by Staff Writers
Livermore, CA (SPX) Aug 22, 2011
Using iPad mobile devices, emergency preparedness officials and first responders participating last month in the Federal Emergency Management Agency's National Level Exercise 2011 (NLE-11)were able, for the first time, to make use of a new, science-based software tool that allows them to view and modify accurate models of building damage and other post-event disaster effects.
With funding and direction from the Department of Homeland Security's Science and Technology Directorate (DHS/S and T) and support from FEMA's National Exercise and Simulation Center, Sandia National Laboratories has developed the tool, known as the Standard Unified Modeling, Mapping and Integration Toolkit (SUMMIT). It was piloted at the NLE-11 exercise.
"Say you're a fireman, medic, or police officer and you're participating in an annual exercise to hone your preparedness skills," said Karim Mahrous, the SUMMIT project lead at Sandia. "Such drills, you realize, are vital in mitigating the damage that might arise from natural disasters or terrorist events.
"Almost by definition, however, exercise planners have an inherent challenge in creating drill scenarios that can be vividly imagined and thus acted upon by participants," Mahrous continued. "Typically, first responders playing in an exercise must pretend and dream up how a damaged building might look. With SUMMIT, there's no more pretending."
"The SUMMIT software tool, I believe, will be a phenomenal training aid for all responders within our county," said David Moore, director of emergency management for Craighead County in Arkansas, which played a key role at NLE-11. "By having a graphical view of damaged areas, it's much easier to comprehend what's going on in the exercise and thus make smarter, firmer decisions."
New level of realism and 'best-of-class' models
This enhanced, 3-D virtual view of damage available to participants in the field is expected to create a new level of realism and a common operating picture for players in future exercises at national, regional, and local levels.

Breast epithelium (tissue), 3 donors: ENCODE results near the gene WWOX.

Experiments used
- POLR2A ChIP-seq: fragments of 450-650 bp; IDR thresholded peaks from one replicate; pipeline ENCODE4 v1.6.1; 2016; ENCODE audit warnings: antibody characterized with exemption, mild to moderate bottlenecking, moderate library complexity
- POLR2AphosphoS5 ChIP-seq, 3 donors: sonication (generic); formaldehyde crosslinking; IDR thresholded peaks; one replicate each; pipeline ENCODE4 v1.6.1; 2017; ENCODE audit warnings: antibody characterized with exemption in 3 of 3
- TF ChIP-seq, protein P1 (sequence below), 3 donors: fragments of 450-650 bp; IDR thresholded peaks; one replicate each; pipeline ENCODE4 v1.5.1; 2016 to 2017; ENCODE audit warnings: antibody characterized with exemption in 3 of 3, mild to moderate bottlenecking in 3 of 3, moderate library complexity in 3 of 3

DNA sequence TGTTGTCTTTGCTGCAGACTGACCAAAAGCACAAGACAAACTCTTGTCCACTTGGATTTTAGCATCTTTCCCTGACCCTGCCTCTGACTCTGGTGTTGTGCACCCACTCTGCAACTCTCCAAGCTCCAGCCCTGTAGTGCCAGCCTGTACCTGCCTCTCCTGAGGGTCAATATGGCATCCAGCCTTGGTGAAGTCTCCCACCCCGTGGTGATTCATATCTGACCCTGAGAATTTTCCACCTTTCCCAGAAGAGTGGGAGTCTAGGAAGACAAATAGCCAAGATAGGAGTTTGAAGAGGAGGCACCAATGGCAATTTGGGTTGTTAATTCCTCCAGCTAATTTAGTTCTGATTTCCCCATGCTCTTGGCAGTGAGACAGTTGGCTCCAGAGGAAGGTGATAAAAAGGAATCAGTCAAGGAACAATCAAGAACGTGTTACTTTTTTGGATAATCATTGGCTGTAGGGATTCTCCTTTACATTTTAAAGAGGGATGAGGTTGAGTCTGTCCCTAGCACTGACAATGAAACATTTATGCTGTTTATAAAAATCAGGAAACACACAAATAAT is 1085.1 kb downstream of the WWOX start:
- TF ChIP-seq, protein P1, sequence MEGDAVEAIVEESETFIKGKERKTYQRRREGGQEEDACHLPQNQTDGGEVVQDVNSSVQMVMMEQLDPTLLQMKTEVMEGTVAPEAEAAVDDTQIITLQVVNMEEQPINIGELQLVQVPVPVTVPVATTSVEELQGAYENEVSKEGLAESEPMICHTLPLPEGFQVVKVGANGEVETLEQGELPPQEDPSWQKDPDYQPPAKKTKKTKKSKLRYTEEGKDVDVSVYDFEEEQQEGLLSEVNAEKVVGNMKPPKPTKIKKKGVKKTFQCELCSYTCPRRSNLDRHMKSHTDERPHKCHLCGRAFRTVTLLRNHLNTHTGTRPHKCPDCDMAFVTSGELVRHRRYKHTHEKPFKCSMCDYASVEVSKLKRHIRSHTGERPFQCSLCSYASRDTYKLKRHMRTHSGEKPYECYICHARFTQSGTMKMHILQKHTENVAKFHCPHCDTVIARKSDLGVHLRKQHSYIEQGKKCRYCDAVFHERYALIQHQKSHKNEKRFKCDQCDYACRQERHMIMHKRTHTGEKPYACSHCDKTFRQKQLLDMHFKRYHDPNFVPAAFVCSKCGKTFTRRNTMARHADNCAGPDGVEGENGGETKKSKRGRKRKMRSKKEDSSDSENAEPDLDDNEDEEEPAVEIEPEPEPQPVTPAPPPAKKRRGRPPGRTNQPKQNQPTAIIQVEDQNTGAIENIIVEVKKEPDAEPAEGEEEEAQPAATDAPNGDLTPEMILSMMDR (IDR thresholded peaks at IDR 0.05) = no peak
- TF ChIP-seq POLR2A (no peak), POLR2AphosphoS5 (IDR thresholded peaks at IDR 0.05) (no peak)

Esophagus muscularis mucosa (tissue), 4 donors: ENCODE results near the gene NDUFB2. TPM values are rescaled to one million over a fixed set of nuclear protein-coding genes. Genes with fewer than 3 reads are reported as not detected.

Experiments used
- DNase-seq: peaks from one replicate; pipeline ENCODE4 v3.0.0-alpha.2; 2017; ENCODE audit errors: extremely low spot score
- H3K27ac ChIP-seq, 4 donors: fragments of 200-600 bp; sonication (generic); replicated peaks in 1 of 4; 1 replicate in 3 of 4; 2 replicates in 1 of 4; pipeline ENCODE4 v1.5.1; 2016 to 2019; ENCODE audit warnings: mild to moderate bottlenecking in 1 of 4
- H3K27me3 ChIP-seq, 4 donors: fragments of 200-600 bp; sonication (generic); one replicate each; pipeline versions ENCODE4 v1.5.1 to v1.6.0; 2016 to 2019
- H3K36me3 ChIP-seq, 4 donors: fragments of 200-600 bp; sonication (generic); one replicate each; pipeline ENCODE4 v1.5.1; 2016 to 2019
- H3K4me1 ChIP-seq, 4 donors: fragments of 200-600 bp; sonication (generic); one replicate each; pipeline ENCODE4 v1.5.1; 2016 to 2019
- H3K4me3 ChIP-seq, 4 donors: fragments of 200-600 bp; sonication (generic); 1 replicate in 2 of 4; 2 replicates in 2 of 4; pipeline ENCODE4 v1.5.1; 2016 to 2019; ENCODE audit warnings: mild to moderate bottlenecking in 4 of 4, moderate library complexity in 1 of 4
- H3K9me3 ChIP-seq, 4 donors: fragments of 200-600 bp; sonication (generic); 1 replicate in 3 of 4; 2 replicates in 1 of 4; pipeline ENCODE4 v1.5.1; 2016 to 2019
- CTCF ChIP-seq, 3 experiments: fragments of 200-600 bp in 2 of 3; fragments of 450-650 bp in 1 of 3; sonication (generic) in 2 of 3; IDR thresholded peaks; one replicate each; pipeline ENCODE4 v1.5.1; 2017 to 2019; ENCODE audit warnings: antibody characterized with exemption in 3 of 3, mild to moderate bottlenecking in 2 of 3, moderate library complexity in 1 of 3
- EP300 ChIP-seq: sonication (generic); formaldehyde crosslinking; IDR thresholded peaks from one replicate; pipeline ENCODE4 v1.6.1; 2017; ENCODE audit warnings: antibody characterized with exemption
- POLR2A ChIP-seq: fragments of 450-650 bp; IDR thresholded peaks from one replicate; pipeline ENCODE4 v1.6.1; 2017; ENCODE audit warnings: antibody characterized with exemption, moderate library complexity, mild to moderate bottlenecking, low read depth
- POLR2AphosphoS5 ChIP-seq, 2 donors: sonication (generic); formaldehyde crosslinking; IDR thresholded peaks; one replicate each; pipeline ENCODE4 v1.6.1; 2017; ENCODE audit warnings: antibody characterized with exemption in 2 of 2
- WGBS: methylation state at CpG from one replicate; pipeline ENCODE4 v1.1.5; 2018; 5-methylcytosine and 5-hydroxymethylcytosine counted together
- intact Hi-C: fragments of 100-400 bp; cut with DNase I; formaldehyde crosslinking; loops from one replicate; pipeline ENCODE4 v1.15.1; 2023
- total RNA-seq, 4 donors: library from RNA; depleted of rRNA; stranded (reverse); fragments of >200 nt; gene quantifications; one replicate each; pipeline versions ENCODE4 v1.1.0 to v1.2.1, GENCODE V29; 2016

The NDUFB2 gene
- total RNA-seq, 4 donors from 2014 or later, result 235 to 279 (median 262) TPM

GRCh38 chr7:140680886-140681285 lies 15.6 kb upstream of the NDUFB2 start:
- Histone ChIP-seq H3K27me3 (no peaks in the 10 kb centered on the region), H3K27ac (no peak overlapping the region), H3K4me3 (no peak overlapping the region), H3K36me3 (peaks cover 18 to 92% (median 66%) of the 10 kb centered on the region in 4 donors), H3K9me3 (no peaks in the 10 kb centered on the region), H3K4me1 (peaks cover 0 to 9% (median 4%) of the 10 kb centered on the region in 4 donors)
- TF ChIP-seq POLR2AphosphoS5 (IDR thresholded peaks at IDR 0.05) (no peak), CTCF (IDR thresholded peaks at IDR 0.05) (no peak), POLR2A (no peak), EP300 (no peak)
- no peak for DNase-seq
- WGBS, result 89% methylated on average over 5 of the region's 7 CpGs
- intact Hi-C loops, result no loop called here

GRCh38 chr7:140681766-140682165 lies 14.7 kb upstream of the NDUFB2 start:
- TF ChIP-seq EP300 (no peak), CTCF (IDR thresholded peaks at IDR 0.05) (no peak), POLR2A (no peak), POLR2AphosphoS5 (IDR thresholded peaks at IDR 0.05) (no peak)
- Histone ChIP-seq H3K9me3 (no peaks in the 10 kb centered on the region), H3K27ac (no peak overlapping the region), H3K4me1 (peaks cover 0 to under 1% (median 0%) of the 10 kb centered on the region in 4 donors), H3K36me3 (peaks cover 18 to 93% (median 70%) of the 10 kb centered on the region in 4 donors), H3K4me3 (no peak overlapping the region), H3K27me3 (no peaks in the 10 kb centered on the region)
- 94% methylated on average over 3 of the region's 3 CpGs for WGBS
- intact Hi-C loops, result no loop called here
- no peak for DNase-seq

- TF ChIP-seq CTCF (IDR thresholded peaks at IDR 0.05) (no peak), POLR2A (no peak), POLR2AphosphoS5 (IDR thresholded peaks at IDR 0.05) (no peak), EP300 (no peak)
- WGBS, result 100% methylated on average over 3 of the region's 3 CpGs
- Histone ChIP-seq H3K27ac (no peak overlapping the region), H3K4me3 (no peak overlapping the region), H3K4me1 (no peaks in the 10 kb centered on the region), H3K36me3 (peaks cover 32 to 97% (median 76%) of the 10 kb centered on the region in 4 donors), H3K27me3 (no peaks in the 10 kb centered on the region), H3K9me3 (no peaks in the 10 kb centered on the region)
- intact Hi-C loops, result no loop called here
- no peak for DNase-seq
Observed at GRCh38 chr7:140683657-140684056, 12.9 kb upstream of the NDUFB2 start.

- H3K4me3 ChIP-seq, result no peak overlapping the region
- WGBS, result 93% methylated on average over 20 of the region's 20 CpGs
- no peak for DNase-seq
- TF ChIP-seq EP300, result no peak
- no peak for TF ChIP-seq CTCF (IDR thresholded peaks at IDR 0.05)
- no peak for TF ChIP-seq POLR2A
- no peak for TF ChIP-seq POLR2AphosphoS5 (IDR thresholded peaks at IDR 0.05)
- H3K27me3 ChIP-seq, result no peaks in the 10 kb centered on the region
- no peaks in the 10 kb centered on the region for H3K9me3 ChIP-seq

"Preparing responders to work within a rapidly evolving, diverse, and multijurisdictional environment - often with limited or quickly changing situational understanding - is a major challenge," said Jalal Mapar, the DHS/S and T program manager who oversees the SUMMIT program.
SUMMIT significantly improves the cycle of activities that emergency response teams undertake, including pre-event planning and equipping, training and exercises, and evaluation and improvement.
By creating a collaboration environment that allows dynamic linking of "best-in-class" modeling and simulation tools and underlying data, SUMMIT enhances the effectiveness of preparedness activities while reducing the time and cost needed to train for, analyze, and respond to real or potential incidents.
"Many organizations and government agencies have already made significant investments in modeling and simulation, so this is not meant to be yet another modeling tool," Mapar said.
"What is urgently needed then is not a whole new set of models, but an easy, quick, and user-friendly way to access and link together the most appropriate models for a given emergency drill."
Though current modeling tools are effective, they all incorporate different assumptions that currently require a large amount of time, resources, and human effort in order to properly synchronize each model's output.
Making SUMMIT a pervasive part of emergency response
Using various models and calculations, SUMMIT can input details on buildings and infrastructure, casualties, and other key pieces of information. During exercises, it will visualize an integrated "story" that can be made available for all players in a master control cell, much like what occurred in Washington, DC, during NLE-11.
The broader goal, said Mapar, is to make SUMMIT a pervasive part of preparedness and response for emergency managers, responders, and exercise teams in the federal, state, and local government.
Comment on this article via your Facebook, Yahoo, AOL, Hotmail login.
Building booms in S.Lanka president's home town
Hambantota, Sri Lanka (AFP) Aug 17, 2011
When the 2004 Asian tsunami hit Sri Lanka, the sleepy fishing region of Hambantota was flattened and 3,000 people perished. Now it is riding a massive wave of construction. Hambantota, the home constituency of President Mahinda Rajapakse, is not only emerging as a commercial and logistics hub of Sri Lanka, but is also attracting attention as a new geo-political hotspot in South Asia. "Th ... read more
|The content herein, unless otherwise known to be public domain, are Copyright 1995-2011 - Space Media Network. AFP and UPI Wire Stories are copyright Agence France-Presse and United Press International. ESA Portal Reports are copyright European Space Agency. All NASA sourced material is public domain. Additional copyrights may apply in whole or part to other bona fide parties. Advertising does not imply endorsement,agreement or approval of any opinions, statements or information provided by Space Media Network on any Web page published or hosted by Space Media Network. Privacy Statement|